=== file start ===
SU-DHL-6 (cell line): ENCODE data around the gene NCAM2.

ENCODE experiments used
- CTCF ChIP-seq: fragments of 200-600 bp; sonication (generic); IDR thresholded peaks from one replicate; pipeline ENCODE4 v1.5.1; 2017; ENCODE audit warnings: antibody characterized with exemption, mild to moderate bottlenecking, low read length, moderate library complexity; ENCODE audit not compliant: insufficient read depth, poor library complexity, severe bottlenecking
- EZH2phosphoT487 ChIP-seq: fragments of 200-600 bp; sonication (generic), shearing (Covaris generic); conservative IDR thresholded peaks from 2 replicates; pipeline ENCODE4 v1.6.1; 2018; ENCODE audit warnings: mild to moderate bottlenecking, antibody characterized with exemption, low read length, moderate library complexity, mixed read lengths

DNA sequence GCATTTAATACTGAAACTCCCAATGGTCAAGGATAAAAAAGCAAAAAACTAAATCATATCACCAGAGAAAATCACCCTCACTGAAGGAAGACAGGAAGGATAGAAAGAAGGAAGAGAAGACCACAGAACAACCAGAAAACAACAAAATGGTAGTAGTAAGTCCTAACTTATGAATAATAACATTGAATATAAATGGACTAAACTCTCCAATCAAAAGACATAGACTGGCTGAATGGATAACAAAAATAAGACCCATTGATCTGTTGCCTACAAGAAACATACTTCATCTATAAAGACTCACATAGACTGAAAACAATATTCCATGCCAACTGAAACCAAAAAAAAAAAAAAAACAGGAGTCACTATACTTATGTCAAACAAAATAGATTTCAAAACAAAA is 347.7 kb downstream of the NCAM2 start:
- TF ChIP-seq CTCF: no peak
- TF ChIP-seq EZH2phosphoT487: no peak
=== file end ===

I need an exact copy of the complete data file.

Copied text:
SU-DHL-6 (cell line): ENCODE data around the gene NCAM2.

ENCODE experiments used
- CTCF ChIP-seq: fragments of 200-600 bp; sonication (generic); IDR thresholded peaks from one replicate; pipeline ENCODE4 v1.5.1; 2017; ENCODE audit warnings: antibody characterized with exemption, mild to moderate bottlenecking, low read length, moderate library complexity; ENCODE audit not compliant: insufficient read depth, poor library complexity, severe bottlenecking
- EZH2phosphoT487 ChIP-seq: fragments of 200-600 bp; sonication (generic), shearing (Covaris generic); conservative IDR thresholded peaks from 2 replicates; pipeline ENCODE4 v1.6.1; 2018; ENCODE audit warnings: mild to moderate bottlenecking, antibody characterized with exemption, low read length, moderate library complexity, mixed read lengths

DNA sequence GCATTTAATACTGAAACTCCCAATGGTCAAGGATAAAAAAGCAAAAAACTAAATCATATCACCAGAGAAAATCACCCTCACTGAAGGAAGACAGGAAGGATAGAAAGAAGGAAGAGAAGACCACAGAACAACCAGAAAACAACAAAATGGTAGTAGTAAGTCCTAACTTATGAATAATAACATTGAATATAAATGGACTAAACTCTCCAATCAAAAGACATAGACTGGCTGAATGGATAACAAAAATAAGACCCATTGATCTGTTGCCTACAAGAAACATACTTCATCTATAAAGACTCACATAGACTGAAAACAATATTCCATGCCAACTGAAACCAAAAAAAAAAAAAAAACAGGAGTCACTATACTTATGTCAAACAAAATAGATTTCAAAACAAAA is 347.7 kb downstream of the NCAM2 start:
- TF ChIP-seq CTCF: no peak
- TF ChIP-seq EZH2phosphoT487: no peak